Galleries - June 2018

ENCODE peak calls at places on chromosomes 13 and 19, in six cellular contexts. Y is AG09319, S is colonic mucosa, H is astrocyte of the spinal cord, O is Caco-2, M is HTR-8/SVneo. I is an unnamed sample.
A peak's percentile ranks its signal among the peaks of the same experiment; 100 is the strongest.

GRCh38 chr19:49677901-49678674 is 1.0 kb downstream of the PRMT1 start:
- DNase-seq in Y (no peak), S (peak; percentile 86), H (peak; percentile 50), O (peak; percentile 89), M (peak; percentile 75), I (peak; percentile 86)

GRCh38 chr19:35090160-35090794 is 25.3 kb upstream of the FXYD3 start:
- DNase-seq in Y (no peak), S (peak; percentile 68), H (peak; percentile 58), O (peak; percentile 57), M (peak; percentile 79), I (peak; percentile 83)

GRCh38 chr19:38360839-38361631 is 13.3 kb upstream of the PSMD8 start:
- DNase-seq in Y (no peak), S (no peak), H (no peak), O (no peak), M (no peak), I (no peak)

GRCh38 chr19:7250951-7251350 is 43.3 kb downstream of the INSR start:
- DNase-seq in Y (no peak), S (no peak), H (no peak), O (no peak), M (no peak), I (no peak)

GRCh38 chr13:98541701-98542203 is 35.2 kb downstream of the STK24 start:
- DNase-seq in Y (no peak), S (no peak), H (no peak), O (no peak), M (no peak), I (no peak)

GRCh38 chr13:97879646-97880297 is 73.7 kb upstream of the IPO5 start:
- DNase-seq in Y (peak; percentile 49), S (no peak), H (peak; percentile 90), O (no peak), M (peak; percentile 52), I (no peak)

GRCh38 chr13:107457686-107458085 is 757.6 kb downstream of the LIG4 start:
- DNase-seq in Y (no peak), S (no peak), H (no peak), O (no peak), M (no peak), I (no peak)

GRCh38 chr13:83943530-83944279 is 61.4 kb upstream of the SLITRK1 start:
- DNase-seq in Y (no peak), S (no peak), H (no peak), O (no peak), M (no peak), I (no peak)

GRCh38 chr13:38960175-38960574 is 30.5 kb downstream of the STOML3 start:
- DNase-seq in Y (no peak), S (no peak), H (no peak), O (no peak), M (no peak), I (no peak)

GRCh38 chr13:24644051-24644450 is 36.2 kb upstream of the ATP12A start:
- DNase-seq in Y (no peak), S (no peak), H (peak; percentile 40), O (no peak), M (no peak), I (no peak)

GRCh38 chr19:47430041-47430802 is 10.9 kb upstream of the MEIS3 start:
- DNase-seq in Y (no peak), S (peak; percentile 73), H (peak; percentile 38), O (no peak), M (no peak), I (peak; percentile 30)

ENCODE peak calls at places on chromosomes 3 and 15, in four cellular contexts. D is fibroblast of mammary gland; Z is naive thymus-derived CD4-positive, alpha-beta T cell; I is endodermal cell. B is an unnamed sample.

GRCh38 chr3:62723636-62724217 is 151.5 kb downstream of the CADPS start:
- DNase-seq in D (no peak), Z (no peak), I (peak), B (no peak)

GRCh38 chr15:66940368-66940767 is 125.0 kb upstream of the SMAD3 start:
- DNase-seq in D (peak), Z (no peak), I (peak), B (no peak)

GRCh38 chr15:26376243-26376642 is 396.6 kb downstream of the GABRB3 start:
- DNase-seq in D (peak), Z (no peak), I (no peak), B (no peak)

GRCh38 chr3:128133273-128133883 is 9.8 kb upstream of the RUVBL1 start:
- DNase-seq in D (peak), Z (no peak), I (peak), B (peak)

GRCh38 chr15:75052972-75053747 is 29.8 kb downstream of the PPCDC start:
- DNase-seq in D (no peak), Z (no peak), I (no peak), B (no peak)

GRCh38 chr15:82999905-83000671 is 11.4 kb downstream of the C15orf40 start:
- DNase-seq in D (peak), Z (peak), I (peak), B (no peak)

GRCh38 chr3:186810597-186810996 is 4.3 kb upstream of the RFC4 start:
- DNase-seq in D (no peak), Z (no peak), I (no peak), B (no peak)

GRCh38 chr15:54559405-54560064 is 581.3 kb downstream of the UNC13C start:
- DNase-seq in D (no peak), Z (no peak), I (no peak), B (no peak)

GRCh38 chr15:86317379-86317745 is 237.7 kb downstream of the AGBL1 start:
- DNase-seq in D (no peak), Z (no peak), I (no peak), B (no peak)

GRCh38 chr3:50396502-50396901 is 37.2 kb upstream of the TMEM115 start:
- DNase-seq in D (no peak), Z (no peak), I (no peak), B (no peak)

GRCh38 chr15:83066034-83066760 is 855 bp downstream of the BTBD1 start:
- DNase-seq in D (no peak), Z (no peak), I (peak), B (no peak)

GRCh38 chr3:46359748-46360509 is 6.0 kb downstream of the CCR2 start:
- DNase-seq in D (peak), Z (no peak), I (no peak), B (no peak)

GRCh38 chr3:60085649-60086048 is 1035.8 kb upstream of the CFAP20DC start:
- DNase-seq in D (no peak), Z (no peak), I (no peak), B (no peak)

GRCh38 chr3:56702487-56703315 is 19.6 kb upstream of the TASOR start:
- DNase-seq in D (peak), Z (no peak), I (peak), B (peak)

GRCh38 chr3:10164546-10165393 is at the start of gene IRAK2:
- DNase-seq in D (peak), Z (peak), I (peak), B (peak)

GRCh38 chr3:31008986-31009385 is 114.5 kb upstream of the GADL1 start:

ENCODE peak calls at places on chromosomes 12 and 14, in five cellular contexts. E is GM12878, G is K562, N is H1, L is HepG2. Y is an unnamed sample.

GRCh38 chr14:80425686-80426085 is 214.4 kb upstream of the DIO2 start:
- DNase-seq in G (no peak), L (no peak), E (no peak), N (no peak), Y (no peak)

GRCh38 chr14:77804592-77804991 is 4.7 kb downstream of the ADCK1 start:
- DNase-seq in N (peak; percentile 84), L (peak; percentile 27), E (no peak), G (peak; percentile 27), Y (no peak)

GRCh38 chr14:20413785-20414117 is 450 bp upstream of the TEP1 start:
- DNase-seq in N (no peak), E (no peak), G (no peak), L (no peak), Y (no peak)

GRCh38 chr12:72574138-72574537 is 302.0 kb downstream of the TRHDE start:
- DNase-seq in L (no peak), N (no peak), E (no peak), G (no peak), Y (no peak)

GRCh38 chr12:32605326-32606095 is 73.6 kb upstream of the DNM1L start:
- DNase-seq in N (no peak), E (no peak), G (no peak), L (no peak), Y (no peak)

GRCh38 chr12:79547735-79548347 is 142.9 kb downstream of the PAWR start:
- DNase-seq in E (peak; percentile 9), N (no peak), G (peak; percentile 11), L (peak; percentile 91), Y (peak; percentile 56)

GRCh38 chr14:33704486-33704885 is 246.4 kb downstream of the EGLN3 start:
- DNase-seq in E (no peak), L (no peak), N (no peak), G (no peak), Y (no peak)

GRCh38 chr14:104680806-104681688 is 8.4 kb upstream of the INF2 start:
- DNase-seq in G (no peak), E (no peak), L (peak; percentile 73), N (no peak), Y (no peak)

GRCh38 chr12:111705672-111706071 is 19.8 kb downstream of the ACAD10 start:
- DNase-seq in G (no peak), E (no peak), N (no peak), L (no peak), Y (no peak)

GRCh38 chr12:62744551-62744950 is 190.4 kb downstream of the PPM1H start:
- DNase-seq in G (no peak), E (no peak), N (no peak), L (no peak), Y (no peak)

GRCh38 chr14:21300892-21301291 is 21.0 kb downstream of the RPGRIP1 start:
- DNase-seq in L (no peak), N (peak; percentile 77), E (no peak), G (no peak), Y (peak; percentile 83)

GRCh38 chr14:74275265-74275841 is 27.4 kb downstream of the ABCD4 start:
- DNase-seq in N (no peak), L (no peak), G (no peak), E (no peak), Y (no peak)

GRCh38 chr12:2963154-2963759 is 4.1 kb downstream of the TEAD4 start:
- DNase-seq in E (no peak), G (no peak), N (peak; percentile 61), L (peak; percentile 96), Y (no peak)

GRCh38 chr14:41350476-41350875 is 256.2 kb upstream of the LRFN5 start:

JUNE 2018 GALLERIES 43 2018 is the anniversary of female suffrage in the UK and the year of #MeToo. The NPG trail is a timely event. By today’s standards, the social behaviour of some of the men on the walls (take the infamously ‘mad, bad and dangerous to know’ Lord Byron for example, or the sexually abusive Eric Gill) so often fell short of their creative, political or military accomplishments. And their sheer number in the gallery, relative to their female counterparts, is problematic in its own right. The NPG has reacted to all this by making more of its female subjects. Contemporary women such as Miranda Hart, Ali Smith and Gillian Wearing have contributed writings about each portrait on the trail, contextualising and illustrating the impact these figures have had. Hart writes of Beatrix Potter, for example: “I had been inspired by her confidence to make no compromises in her art.” Though further diversification may be due, this is an important step in the right direction. By emphasising some of the lesser- known stories, the gallery has become a more complete cast of characters positioned in relation to one another, while keeping the women from fading into the background. Patricia Derby With all the publicity fanfare currently surrounding the Royal Academy's 250th anniversary celebrations, huge new gallery spaces and more, it is interesting to recall what dire straits the institution was in at its 200th. An astounding loan show, stuffed with Turners, Constables, Stubbs, Gainsboroughs et al, attended by barely 60,000 visitors, a Summer Exhibition attracting just 40,000, the coffers bare, Henry Moore and every other modern artist crossing to the other side of Piccadilly rather than pass its doors, and a recently sacked Secretary –the place had seemingly hit rock bottom, unfit, almost, for purpose. I went to work there six months after that bicentenary show closed and found a new President, Sir Thomas Monnington, an ex- Slade teacher who was willing to make changes; I was allowed to set up a press office, only the third in a London institution at that time – with an ex-Arts Council head of art brought in to revamp the exhibition programme. Contemporary artists slowly started filtering back into the membership during the early 70s – Eduardo Paolozzi, Peter Blake, Bryan Kneale among others – and visitor numbers started climbing dramatically with over 700,000 attending the great Turner exhibition in 1974/5 – 13,000 is still the unsurpassed day record. The ground was laid for the next great leap forward instituted by Sir Hugh Casson – sponsorship and a dynamically successful Friends organisation (over 100,000 members today) providing the necessary financial support for an ever more adventurous exhibitions’ programme. The rest, as they say, is history, with the likes of Tracey Emin, Antony Gormley and Grayson Perry all now members. I had left by the late 70s, watching its huge revival ever since with a degree of awe but, at the risk of sounding grudging, some apprehension also at the emphasis I see now on money and success at all costs. And then look at the huge gap that still lies between its 128 strong membership and the needs and interests of the vast majority of practising artists in this country, which was why Sir Joshua Reynolds and his colleagues started it up in the first place in 1768. Nicholas Usherwood That the National Portrait Gallery’s event dedicated to female sitters is in the form of a scavenger hunt gets right to the heart of the issue: sure, there are great women in history, but you might have to do some legwork to find them. ‘The Rebel Women Trail’ takes visitors through the forest of men’s faces up to portraits of pioneering women. Queen Elizabeth I (1533- 1603), British-Jamaican nurse Mary Seacole (1805-81) and ballerina Margot Fonteyn (1919-91) might be strange bedfellows in some contexts. Here, they are united as women who fought to improve their positions and, in some cases, the world they inhabited. CODA from left: D elmar Banner ‘Beatrix Potter’ © National Portrait Gallery, London Chris Orr ‘The Fauves Picnic’ Royal Academy of Arts F eminine subject Academic life